Literary Places and Classic Titles – travel the world from your armchair
Memoir of being a birder in the British Isles (visiting the seabird cities)
4th June 2020
The Seafarers: A Journey Among Birds by Stephen Rutt, a memoir of being a birder in the British Isles.
Unless the publisher had flagged this book, I perhaps would never have picked it up. Despite knowing little to nothing about birds, I still found this is a thoughtful and gentle rumination on birds and the wider world in which we co-exist.
There is quite a sense the author is on a mission that doubles as a balm for his soul, an escape from his London work life. He first travels to Shetland in search of the skuas and storm petrels. His writing is reflective, looking back on the Braer oil disaster of 1993 and the effect that had on bird- and wildlife. The delight of this book is that you pick up facts and historical insights that you never knew you would ever need to know. It’s a charming way to learn. Apparently 40% of the world’s skua populations breeds on Shetland.
From Shetland it is then off to the various Farne Island where he is in search of puffins and guillemots (who, by the way, lay pear-shaped eggs – ornithologist Tim Birkhead discovered that their shape enables them to adhere to rocky surfaces and that the egg is also a good shape for minimising bacterial infection. Who knew!). He also sought out the terns who fly a round trip every year of 20,000 miles.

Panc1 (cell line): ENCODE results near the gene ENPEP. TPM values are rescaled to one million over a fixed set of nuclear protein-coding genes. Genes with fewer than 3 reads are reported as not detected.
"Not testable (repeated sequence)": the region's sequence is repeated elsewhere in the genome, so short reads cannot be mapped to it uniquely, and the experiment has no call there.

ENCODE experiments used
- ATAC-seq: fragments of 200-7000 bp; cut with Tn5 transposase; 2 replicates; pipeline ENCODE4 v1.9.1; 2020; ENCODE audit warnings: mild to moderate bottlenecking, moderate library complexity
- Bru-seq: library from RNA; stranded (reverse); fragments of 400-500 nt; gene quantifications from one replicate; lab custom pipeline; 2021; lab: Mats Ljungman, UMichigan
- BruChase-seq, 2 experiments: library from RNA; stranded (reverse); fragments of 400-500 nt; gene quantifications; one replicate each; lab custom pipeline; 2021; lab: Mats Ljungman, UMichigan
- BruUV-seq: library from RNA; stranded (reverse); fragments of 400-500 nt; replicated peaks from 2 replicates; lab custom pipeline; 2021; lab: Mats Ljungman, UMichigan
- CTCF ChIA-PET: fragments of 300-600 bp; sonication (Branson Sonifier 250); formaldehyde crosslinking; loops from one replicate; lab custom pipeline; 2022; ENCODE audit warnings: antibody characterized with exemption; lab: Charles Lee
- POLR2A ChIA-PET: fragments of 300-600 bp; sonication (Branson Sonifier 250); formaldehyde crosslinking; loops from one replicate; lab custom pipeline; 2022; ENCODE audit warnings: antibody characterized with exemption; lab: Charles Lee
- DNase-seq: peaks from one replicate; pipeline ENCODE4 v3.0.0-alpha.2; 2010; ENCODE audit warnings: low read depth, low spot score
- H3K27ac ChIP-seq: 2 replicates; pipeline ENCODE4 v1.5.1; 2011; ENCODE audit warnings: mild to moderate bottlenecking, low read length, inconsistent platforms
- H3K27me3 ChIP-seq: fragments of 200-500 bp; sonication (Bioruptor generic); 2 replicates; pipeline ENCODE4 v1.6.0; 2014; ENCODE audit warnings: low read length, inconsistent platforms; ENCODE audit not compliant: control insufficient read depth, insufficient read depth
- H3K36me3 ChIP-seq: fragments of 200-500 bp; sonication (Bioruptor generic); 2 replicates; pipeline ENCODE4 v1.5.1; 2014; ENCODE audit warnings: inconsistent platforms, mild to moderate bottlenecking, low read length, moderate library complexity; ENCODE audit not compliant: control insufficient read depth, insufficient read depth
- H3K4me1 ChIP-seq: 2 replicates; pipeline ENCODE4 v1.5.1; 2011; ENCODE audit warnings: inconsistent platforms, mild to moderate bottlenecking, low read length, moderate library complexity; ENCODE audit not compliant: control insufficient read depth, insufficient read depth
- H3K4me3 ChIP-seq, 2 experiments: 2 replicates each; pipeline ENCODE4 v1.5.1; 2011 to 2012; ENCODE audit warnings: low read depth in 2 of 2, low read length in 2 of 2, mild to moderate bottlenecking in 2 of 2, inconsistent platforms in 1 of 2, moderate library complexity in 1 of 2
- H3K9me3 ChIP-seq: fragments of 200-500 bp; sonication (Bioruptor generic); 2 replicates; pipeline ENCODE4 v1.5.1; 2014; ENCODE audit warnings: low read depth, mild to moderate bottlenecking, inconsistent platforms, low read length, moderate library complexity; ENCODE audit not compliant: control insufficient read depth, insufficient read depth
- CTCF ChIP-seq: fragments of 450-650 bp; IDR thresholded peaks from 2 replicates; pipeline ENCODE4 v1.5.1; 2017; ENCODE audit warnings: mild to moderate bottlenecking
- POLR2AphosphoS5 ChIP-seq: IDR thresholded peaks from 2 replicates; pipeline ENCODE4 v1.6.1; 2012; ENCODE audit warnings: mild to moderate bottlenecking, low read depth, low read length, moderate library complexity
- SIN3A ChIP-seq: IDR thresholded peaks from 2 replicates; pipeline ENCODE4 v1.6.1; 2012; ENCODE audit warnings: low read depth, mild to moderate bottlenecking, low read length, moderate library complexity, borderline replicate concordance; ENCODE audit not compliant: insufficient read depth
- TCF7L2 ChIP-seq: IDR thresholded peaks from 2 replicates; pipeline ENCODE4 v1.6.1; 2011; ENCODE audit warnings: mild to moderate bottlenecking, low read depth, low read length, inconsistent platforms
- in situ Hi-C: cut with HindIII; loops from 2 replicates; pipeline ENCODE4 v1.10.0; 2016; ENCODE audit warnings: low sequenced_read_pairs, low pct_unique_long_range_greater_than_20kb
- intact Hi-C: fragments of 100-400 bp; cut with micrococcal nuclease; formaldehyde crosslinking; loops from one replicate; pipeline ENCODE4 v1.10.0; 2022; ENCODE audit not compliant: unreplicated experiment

Then it’s off to Newcastle and environs to admire the kittiwakes who live relatively harmoniously around the Tyne Bridge and the Sage Concert Hall. From there he once again sets off on his travels
He cannot, of course explore the world of seabirds without remarking on the effects of plastic pollution. Blue Planet II has certainly raised awareness of the terrible issues but that is really only the start. We have, he believes, been on a downward spiral since the 1950s when plastic came into its own. It’s a sobering (again!) observation and I do wonder how much it will take for humans to really act. The effects of plastic on the Laysan Albatross for example, are devastating, 100% plastic pollution in the colonies, leaving young chicks poisoned and malformed.
This memoir of being a birder is a charming introduction to a passion that is palpable. You can feel the saltwater spray, and as a reader I felt carried along by the author’s enthusiasm and by his genuine sharing of self and his drives. I would have found it really helpful to have pictures of the birds alongside the text, so that I could marry an image with the descriptions – on my next outing to one of the areas, I too would like to feel more informed. Definitely one for people who want to learn more about birds in a non-didactic way.
We are currently running a giveaway with 3 copies of this book. CLICK HERE (closes 13 June 2020
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